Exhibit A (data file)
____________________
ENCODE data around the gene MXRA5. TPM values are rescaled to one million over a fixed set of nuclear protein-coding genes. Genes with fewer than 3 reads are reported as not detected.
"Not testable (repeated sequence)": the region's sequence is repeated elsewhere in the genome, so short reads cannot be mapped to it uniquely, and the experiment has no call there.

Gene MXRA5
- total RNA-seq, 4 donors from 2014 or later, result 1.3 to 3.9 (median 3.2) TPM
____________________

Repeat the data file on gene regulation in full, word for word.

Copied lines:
ENCODE data around the gene MXRA5. TPM values are rescaled to one million over a fixed set of nuclear protein-coding genes. Genes with fewer than 3 reads are reported as not detected.
"Not testable (repeated sequence)": the region's sequence is repeated elsewhere in the genome, so short reads cannot be mapped to it uniquely, and the experiment has no call there.

Gene MXRA5
- total RNA-seq, 4 donors from 2014 or later, result 1.3 to 3.9 (median 3.2) TPM